If journalism is not a crime, then even if the whole world observes a minute of silence, not just a hall, then again, people with cameras, recorders, or notebooks in their hands continue to wander and do their jobs. It is a crime to punish them for doing this. It is a crime against law, against history and against the future. 

You may ask: “What if the people walking around make it look like something has happened that didn’t actually happen?”

Right. This is the reason why ethics in journalism are extremely crucial. If there is a violation in this regard, then you have to prove the “thing” that the journalist claims happened did not actually happen with evidence that would convince everyone. You cannot just say, “I have a stick. I can say what has happened and what has not.” If you say so, you may not have a court that would find you guilty because you have been protected by a shield that makes you free of liability, but you would be committing a crime that you will not be punished for.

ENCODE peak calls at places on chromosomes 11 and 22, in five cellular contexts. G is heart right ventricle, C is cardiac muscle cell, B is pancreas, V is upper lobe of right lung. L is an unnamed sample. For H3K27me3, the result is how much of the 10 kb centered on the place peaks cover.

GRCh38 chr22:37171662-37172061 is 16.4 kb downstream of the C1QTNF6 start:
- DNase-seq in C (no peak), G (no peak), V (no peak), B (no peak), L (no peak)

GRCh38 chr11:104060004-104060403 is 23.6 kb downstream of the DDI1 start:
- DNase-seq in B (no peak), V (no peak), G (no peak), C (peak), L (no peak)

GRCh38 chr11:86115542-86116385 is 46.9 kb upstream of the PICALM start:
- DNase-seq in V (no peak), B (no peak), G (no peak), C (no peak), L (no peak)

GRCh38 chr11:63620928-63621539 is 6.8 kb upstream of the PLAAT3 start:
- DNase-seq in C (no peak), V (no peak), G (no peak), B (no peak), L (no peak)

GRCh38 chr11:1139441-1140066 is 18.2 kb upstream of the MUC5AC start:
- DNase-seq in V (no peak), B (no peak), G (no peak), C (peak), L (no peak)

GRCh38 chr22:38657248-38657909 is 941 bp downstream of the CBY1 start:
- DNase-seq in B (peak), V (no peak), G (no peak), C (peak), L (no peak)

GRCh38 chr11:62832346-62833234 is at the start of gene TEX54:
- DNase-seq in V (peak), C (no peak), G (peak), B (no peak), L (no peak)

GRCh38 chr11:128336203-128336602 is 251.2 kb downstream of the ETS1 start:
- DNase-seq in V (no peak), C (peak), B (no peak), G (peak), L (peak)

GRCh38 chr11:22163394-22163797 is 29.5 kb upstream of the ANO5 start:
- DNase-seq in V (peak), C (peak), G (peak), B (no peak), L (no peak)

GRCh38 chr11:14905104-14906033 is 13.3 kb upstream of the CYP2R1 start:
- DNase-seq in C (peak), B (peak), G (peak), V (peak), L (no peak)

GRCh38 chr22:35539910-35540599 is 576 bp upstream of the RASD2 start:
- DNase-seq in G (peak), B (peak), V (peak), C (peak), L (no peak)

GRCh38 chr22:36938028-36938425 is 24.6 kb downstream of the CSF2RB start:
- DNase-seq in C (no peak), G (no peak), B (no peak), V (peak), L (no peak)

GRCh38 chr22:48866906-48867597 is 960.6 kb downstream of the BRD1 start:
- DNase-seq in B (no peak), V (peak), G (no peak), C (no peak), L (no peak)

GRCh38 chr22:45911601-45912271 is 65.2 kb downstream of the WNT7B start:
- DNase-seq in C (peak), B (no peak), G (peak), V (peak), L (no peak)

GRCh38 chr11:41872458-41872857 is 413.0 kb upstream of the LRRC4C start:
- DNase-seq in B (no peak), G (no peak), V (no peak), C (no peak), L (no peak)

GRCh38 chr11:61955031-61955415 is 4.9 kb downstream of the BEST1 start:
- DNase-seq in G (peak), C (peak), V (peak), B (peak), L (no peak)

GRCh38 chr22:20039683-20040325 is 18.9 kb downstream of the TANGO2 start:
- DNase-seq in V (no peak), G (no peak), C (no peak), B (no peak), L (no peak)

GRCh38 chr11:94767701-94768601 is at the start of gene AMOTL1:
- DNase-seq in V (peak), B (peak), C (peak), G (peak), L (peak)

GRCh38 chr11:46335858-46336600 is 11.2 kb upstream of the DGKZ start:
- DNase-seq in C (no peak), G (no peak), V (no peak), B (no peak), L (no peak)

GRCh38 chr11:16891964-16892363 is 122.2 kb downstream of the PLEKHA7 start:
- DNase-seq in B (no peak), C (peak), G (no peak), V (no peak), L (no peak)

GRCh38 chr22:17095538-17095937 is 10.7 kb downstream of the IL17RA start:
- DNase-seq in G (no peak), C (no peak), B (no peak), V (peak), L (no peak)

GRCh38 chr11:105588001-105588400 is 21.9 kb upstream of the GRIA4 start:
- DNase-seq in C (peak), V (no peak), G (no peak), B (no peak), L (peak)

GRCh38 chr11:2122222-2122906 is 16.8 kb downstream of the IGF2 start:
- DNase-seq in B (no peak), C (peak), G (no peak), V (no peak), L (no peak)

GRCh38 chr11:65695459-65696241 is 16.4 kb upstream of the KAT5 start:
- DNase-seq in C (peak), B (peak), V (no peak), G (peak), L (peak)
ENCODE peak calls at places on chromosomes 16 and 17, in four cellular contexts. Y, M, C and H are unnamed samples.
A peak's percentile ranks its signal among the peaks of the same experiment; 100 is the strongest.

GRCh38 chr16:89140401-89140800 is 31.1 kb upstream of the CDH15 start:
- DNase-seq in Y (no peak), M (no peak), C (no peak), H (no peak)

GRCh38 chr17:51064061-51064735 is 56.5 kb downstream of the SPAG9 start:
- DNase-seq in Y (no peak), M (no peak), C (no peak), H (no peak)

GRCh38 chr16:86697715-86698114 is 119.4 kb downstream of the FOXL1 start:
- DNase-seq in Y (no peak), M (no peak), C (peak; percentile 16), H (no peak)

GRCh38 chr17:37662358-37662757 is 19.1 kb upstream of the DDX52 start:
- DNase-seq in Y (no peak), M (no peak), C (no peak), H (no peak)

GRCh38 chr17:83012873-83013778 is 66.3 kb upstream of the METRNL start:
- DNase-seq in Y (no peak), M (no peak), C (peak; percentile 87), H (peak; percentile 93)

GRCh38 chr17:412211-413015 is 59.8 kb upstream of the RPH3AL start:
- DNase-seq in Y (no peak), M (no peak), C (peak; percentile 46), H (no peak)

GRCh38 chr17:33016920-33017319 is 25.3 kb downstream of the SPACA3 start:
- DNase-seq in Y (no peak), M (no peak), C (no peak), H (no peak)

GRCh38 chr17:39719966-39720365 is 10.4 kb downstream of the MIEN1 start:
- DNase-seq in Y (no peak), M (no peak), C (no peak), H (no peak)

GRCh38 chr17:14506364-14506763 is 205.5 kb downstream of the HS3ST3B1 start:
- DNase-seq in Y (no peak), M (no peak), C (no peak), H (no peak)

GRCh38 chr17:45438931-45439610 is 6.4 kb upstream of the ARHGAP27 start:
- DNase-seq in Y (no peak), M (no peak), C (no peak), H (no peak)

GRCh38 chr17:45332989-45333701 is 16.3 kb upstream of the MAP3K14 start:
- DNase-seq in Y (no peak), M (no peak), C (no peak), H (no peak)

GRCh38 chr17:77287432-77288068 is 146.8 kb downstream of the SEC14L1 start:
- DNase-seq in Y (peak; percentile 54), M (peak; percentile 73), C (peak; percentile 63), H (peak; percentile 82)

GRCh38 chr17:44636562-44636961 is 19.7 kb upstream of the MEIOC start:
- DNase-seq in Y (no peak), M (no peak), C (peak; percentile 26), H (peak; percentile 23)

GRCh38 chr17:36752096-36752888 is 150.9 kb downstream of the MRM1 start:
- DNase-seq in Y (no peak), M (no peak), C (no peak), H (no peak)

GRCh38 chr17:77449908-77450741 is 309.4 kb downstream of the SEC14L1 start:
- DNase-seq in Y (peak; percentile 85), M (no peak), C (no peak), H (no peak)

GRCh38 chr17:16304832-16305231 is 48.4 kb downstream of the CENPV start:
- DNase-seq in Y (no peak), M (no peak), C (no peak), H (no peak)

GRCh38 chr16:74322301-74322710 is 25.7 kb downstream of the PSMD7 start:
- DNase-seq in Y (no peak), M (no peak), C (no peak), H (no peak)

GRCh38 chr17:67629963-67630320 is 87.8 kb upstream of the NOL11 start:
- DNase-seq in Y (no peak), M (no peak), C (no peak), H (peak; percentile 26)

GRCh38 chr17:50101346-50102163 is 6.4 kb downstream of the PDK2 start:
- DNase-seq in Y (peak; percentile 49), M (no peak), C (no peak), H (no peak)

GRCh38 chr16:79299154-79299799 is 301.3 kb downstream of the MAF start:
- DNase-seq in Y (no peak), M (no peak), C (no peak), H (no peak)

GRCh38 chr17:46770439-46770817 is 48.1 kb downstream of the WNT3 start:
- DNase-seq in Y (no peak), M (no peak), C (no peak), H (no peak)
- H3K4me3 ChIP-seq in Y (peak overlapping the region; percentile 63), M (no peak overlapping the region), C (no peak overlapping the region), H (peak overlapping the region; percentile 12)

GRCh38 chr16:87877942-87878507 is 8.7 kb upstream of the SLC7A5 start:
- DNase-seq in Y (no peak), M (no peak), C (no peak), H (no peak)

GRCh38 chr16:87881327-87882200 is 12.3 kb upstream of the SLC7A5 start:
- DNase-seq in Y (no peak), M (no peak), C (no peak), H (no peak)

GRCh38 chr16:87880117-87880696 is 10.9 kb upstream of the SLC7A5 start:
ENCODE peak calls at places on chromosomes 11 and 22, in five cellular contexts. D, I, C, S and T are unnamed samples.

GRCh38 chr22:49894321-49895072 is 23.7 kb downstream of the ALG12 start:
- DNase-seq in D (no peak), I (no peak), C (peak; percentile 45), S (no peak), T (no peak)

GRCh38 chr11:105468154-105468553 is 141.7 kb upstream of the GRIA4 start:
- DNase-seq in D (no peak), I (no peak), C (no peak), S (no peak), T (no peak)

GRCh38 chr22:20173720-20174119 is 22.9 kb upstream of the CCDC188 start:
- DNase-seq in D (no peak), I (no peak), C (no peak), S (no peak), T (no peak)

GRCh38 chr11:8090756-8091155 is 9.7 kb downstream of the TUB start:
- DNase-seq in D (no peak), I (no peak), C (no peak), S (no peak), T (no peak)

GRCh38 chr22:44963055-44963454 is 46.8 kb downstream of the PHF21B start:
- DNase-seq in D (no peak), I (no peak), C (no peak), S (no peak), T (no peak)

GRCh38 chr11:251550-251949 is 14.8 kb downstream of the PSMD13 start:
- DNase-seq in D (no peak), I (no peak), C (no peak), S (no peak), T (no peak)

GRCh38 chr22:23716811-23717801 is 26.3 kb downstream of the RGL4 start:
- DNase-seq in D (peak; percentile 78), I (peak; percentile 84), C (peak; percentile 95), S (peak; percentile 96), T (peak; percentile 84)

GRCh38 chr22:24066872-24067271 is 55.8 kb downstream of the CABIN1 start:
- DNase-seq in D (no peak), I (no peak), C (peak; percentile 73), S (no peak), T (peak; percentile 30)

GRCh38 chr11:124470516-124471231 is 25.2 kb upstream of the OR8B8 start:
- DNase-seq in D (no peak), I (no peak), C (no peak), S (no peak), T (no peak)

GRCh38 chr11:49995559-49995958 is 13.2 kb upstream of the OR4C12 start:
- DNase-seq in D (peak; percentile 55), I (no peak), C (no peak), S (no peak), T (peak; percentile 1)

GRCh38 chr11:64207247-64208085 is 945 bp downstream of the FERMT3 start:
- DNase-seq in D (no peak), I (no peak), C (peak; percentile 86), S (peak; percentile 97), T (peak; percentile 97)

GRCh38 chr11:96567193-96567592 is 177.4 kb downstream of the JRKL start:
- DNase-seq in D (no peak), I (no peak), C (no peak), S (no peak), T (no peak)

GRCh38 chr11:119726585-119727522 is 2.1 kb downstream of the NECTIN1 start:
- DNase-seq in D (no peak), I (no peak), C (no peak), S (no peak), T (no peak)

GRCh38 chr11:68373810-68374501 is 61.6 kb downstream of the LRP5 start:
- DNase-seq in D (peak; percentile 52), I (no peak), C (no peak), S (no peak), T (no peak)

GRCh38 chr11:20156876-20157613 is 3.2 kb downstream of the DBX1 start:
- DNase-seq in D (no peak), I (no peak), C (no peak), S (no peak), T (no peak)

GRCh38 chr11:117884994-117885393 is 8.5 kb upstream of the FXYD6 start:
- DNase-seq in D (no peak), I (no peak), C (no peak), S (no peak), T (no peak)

Journalists have been arrested because they reported that villagers Servet Turgut and Osman Şiban from the eastern province of Van were thrown from a helicopter by soldiers. The reporters from Mesopotamia News Agency Adnan Bilen and Cemil Uğur, Turkey’s only all-women news agency Jinnews reporter Şehriban Abi and journalist Nazan Sala have been arrested on charges of “reporting social incidents with an anti-state stance.” They were reporting on the incident for those who were not present “at the hall” where everybody was performing a minute of silence.